On Reading

Oct 14, 2020 | Literacy Leadership, Whole School Literacy

In recognition of Dyslexia Awareness Month, we are re-sharing this post, originally written in 2014. Unfortunately, it is as true now as it was then. 

What a piece of work is a man! How noble in reason! How infinite in faculty! In form and moving how express and admirable! In action how like an angel! In apprehension how like a god!­ – Hamlet

Nearly two centuries ago, a group of reform-minded individuals set out to transform the lives of people on the margins of Britain. They reported on their work in a book called Moral Statistics of the Highlands and Islands of Scotland (1826), and this is what they said about their motivation in the introduction to that work:

The mere art of reading, ought not, perhaps, in strictness, to be held as education; yet the power which this art confers, of applying to our own use the wisdom and knowledge of every age . . . . renders it alone the most effective instrument of moral improvement. Whether or not instruction in this art should be made universal is, we believe, no longer in debate. . . . Our arts and institutions, our noblest distinctions, and most refined enjoyments – all are the gifts of education, without which, we descend almost to the level of “the beasts that perish”.

To read is to have access to the store of human knowledge. In reading we encounter not just knowledge, but the mind that recorded it, with its experiences and biases, its insights and perceptions.

Reading creates empathy. In reading we project ourselves into others’ experiences, and come away from them changed. In reading we see past ourselves and our immediate experience; we understand the world is ever wider, and to ourselves we become ever smaller, yet ever more complex.

When I read I feed my mind and strengthen it; I use it and train it; I can grow, and compare points of view, weigh up competing ideas, and arrange the store of knowledge that reading allows me to possess. To read is to have the power to learn regardless of the school I attend or the teacher who teaches me.

In reading I have the opportunity to master language. I hear the voices of others, and I can imitate them, blend them, and absorb them into my own voice. In reading I encounter thousands upon thousands of words I may never come across in daily speech, and with the words come thoughts and ideas I may never encounter on my own. To develop such capacities enables me to communicate in ways I could not have dreamt of without reading.

In short, reading is so essential to the transmission of culture that to be without it is to be, in every sense of the word, marginalised.

All this, of course, is agreed with by educators everywhere; we see great hand-wringing by politicians, foundations and trusts; we see sponsors lining up to support charities that seek to foster a love of reading; we see much made of disorders and disabilities, and great soothing oceans of sympathy for the afflicted.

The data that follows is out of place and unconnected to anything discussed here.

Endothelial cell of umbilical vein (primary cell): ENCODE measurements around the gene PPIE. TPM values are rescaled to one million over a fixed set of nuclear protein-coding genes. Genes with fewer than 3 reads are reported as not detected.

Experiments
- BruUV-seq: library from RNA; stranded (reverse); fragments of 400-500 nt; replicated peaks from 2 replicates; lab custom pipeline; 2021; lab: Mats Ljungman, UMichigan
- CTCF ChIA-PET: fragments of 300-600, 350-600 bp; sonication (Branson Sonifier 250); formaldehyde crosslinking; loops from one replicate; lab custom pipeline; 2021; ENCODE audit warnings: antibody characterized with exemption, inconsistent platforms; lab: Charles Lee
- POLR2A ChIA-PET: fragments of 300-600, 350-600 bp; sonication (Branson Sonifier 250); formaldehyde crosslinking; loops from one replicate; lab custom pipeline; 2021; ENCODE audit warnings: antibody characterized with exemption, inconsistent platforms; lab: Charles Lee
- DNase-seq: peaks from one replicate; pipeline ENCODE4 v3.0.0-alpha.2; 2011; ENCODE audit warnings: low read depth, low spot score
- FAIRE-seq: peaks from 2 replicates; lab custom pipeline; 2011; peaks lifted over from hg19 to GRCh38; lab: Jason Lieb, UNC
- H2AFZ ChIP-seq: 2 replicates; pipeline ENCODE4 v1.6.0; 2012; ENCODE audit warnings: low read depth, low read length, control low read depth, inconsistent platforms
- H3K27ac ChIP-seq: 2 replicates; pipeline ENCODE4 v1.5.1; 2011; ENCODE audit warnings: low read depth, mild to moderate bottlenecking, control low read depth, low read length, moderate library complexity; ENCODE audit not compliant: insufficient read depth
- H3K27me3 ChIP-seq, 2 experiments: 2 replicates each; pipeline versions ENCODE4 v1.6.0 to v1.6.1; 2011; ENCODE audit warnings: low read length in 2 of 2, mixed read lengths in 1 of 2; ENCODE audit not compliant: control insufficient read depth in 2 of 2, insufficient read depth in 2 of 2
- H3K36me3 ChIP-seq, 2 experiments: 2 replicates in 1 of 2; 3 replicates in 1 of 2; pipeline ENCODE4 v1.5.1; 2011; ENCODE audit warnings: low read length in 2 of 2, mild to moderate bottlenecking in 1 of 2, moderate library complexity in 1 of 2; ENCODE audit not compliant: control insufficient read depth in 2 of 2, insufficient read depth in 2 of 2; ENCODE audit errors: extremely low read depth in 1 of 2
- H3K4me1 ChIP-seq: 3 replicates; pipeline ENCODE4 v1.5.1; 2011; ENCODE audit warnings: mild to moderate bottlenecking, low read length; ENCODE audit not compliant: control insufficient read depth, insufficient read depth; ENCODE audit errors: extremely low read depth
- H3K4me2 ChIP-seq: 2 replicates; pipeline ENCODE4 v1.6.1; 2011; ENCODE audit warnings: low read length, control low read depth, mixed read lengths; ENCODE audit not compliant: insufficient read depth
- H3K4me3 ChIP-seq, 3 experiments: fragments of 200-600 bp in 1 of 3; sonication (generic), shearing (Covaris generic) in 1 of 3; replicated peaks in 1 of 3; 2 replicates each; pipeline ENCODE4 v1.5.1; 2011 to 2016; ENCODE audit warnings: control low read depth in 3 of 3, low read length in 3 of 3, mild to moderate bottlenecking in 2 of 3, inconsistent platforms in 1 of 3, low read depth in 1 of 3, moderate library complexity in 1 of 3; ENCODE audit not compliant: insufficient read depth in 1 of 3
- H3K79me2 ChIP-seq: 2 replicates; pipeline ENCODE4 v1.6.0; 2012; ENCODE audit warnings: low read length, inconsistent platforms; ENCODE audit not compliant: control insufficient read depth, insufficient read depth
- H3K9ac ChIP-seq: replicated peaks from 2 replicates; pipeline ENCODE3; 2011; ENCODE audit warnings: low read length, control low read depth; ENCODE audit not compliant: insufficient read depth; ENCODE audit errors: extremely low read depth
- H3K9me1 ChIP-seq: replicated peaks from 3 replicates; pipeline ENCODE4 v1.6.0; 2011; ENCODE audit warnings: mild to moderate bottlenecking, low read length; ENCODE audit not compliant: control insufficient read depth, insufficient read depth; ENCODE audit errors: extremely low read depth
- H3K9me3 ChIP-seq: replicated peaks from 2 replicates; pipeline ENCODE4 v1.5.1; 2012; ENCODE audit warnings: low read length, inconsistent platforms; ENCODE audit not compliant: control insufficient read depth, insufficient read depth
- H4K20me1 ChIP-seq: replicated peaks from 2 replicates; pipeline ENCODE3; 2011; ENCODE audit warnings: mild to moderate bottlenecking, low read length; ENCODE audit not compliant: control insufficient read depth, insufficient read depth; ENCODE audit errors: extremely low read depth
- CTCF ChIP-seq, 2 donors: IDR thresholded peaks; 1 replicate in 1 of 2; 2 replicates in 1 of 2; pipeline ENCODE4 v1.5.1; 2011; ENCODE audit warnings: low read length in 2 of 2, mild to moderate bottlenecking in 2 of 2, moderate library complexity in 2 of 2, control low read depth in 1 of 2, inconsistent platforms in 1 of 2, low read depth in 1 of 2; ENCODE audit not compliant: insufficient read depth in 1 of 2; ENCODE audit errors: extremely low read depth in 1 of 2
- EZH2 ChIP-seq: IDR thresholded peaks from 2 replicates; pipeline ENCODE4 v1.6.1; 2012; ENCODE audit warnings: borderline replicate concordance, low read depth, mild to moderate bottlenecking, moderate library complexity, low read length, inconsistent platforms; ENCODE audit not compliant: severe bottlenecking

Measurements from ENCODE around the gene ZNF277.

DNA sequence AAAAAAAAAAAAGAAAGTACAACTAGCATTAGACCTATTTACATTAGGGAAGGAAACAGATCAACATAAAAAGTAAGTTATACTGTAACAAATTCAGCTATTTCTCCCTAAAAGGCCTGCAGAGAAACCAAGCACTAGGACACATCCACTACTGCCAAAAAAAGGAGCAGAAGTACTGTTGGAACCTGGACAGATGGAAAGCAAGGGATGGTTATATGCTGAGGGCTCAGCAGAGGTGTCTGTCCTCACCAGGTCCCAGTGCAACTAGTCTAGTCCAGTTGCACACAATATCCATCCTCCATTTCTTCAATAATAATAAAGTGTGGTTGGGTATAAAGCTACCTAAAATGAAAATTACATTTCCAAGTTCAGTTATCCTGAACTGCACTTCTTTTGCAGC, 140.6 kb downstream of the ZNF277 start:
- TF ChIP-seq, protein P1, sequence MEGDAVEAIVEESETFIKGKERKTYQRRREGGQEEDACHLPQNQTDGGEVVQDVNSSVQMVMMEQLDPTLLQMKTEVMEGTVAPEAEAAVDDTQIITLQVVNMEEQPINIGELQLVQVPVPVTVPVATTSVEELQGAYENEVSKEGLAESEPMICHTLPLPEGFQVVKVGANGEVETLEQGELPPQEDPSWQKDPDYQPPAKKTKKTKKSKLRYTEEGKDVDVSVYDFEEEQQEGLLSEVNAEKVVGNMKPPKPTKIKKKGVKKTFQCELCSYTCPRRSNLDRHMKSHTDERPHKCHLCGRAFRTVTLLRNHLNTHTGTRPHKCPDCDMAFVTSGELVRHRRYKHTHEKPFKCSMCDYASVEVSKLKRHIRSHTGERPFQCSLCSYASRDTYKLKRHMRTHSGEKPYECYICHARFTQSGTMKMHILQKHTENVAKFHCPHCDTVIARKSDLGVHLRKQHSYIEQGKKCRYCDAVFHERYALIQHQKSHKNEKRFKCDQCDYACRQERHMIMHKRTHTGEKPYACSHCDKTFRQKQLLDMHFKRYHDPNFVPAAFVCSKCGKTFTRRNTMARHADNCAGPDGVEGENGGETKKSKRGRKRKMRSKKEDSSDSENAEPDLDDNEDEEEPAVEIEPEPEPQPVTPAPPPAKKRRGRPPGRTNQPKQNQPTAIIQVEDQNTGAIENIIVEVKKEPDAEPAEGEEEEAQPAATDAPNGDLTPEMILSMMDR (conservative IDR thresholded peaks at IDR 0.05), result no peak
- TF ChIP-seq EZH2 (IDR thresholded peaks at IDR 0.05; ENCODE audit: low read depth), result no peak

And all this is a sham. The great scandal continues, and our multi-billion pound education system continues to churn out tens of thousands of students every year who cannot read or write adequately. What the educators and the sponsors, by and large, do not seem to understand is what it is like to be fourteen and unable to read.

To be unable to read is to be locked out, to be isolated from discourse, to grasp the edges of conversations, to be without the knowledge of one’s companions. It is to be terrified of failure, and haunted by its presence. It is humiliation and frustration, and it builds into anger, or despair. It is loneliness and a formless sense of injustice. It is to be without the words to evince my despair.

And that is what the educators and the policy-makers do not seem to understand. Because if they did, they would ensure that in all the billions of pounds spent on education, enough was used wisely to ensure that no one leaves school unable to read. It must be that they believe that some people are destined to fail, and they must feel that this is somehow acceptable, whatever their speeches and sound-bites may say. It must be that because they were privileged enough to learn to read, they do not understand the despair that is the heritage of the excluded. If they understood, they would invest in solutions, not sticking-plasters. They would understand that imposing silent sustained reading on children who cannot read does not promote a love of reading, but an aversion to it. They would understand that assigning labels is not the same thing as overcoming difficulties; that ‘being good at something else’ is not enough. After eleven years of education, children should be able to read. 

Consider: what you would want if you were the child who cannot read?

You would want someone to teach you, and teach you well.

It’s not a lot to ask.


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